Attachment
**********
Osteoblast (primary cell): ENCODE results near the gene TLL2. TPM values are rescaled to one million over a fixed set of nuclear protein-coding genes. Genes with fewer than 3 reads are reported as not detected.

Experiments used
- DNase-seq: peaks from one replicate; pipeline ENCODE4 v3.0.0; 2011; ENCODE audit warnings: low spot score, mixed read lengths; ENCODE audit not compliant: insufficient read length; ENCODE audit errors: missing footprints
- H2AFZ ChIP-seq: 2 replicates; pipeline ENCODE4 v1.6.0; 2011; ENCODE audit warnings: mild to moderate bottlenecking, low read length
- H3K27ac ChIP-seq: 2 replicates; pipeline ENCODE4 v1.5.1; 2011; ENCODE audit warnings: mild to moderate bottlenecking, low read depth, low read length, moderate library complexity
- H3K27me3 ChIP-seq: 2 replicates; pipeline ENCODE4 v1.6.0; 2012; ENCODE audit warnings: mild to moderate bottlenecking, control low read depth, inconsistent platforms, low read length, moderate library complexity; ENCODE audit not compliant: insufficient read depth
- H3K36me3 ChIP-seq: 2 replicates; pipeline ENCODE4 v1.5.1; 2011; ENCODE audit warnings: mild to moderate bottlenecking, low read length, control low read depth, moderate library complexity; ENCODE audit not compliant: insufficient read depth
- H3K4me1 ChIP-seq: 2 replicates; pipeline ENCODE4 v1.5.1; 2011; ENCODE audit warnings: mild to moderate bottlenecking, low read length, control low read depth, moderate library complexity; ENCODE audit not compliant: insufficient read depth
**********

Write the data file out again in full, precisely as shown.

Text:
Osteoblast (primary cell): ENCODE results near the gene TLL2. TPM values are rescaled to one million over a fixed set of nuclear protein-coding genes. Genes with fewer than 3 reads are reported as not detected.

Experiments used
- DNase-seq: peaks from one replicate; pipeline ENCODE4 v3.0.0; 2011; ENCODE audit warnings: low spot score, mixed read lengths; ENCODE audit not compliant: insufficient read length; ENCODE audit errors: missing footprints
- H2AFZ ChIP-seq: 2 replicates; pipeline ENCODE4 v1.6.0; 2011; ENCODE audit warnings: mild to moderate bottlenecking, low read length
- H3K27ac ChIP-seq: 2 replicates; pipeline ENCODE4 v1.5.1; 2011; ENCODE audit warnings: mild to moderate bottlenecking, low read depth, low read length, moderate library complexity
- H3K27me3 ChIP-seq: 2 replicates; pipeline ENCODE4 v1.6.0; 2012; ENCODE audit warnings: mild to moderate bottlenecking, control low read depth, inconsistent platforms, low read length, moderate library complexity; ENCODE audit not compliant: insufficient read depth
- H3K36me3 ChIP-seq: 2 replicates; pipeline ENCODE4 v1.5.1; 2011; ENCODE audit warnings: mild to moderate bottlenecking, low read length, control low read depth, moderate library complexity; ENCODE audit not compliant: insufficient read depth
- H3K4me1 ChIP-seq: 2 replicates; pipeline ENCODE4 v1.5.1; 2011; ENCODE audit warnings: mild to moderate bottlenecking, low read length, control low read depth, moderate library complexity; ENCODE audit not compliant: insufficient read depth